Only snobs who dislike that a show isn't an unique incomprehensible snowflake have any ground to deride a show for having tropes.
I wish people would understand that.
Sure, there are shows that have 3 pages worth of tropes on TVTropes, and shows that would hardly fill a single screen. But any sane show uses elements from its predecessors and human thought in general.
 
Mar 22, 1:24 PM

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If the anime is cringe garbage I don't care what ideas and intentions it has. I'm rating around my own taste and views, and not around what its author wanted to sell as hot shit.


Daily reminder Madoka:Rebellion is absolute fucking dogshit.
 
Mar 22, 1:44 PM

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For starters, if an anime is not out to entertain me; it can fuck right off!

As for the point, it all comes down to which measuring stick you use.

If you're making a provocative anime that provokes a lot of people, then according to the provocative measuring stick it's doing fantastic. Whereas if you're using the good-vibes measuring stick... not doing too hot.
Man, I have to stop falling in love with fictitious high school girls...
 
Mar 22, 2:52 PM

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flannan said:

Also, cliches and tropes used with thought and care are still cliches and tropes.
Only snobs who dislike that a show isn't an unique incomprehensible snowflake have any ground to deride a show for having tropes.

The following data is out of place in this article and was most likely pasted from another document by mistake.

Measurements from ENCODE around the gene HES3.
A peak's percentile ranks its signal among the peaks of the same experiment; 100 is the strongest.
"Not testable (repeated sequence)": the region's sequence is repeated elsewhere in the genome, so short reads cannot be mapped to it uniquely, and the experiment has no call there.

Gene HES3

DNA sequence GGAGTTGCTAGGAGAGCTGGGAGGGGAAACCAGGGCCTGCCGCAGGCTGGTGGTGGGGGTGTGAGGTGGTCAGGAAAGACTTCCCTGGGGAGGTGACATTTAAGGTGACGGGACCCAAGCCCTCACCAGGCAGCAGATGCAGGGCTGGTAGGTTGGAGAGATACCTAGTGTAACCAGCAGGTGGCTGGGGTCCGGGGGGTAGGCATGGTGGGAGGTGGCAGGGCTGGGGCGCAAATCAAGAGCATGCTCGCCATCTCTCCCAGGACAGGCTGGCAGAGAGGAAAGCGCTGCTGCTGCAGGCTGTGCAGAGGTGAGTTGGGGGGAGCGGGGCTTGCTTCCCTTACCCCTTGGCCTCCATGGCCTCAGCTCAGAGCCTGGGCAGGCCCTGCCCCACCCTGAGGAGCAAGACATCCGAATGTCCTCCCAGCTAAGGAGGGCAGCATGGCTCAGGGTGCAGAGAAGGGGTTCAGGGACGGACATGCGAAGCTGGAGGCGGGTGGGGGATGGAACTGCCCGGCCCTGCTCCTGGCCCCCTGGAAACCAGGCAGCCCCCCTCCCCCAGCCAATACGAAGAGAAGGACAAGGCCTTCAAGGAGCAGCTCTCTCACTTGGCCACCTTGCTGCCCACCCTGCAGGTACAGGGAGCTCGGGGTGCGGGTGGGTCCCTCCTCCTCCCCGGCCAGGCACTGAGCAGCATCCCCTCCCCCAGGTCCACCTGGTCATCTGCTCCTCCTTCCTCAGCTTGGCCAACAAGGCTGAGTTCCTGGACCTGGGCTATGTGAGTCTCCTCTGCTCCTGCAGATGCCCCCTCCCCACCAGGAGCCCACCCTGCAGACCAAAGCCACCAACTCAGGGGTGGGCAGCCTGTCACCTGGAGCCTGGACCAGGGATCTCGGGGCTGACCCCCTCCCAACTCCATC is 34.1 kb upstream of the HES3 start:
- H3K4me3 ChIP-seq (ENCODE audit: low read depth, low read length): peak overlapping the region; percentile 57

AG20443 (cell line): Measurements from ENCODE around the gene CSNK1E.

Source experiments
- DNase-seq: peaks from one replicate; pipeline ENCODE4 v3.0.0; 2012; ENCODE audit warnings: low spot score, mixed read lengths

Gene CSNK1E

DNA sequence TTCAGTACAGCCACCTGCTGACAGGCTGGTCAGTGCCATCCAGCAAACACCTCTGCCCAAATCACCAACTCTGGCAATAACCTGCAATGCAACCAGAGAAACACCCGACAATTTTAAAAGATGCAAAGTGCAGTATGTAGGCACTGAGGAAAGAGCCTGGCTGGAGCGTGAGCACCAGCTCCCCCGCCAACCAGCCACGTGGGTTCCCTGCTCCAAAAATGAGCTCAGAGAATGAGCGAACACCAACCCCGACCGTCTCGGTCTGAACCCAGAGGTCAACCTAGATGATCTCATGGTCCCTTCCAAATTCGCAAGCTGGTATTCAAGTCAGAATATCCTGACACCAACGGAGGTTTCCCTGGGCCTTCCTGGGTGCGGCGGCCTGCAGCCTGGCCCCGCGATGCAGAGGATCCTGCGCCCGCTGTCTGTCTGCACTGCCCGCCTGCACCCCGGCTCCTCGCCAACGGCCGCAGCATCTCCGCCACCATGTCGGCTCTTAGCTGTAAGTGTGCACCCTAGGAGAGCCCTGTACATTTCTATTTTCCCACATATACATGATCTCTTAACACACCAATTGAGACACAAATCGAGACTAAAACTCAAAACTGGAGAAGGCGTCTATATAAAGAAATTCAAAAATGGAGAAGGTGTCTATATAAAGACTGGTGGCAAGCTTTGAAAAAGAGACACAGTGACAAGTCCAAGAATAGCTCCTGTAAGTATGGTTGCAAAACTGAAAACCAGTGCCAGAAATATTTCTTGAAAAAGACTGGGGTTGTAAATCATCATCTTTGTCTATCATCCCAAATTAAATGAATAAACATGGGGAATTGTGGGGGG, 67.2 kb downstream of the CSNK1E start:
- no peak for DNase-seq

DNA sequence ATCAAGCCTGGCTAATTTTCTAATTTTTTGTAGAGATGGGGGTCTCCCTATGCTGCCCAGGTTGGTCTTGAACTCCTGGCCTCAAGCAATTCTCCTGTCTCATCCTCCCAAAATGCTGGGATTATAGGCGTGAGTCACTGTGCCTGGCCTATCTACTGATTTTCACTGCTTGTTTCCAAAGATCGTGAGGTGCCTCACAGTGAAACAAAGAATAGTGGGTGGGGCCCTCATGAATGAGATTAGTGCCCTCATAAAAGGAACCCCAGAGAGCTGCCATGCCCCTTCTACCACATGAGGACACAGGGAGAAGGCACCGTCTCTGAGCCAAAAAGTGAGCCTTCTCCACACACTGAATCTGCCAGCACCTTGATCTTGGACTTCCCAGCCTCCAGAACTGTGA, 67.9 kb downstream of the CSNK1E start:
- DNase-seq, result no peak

I wish people would understand that.
Sure, there are shows that have 3 pages worth of tropes on TVTropes, and shows that would hardly fill a single screen. But any sane show uses elements from its predecessors and human thought in general.

Where do I argue that using ideas that are not original is bad in itself?

The answer is nowhere. I explained why logical execution and development of an idea is important.
"The moment one sits down to think, one becomes all nose, or all forehead, or something horrid. Look at the successful men in any of the learned professions. How perfectly hideous they are! Except, of course, in the Church. But then in the Church they don't think. A bishop keeps on saying at the age of eighty what he was told to say when he was a boy of eighteen, and as a natural consequence he always looks absolutely delightful."
 
Mar 22, 4:08 PM

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So basically it is a matter of perspective. It is 'good' from businessman's perspective since it made him a lot of money

It is bad from viewers perspective since they got something unenjoyable (assuming the cliche mess was unenjoyable)
 
Mar 22, 9:33 PM

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Lain666 said:
flannan said: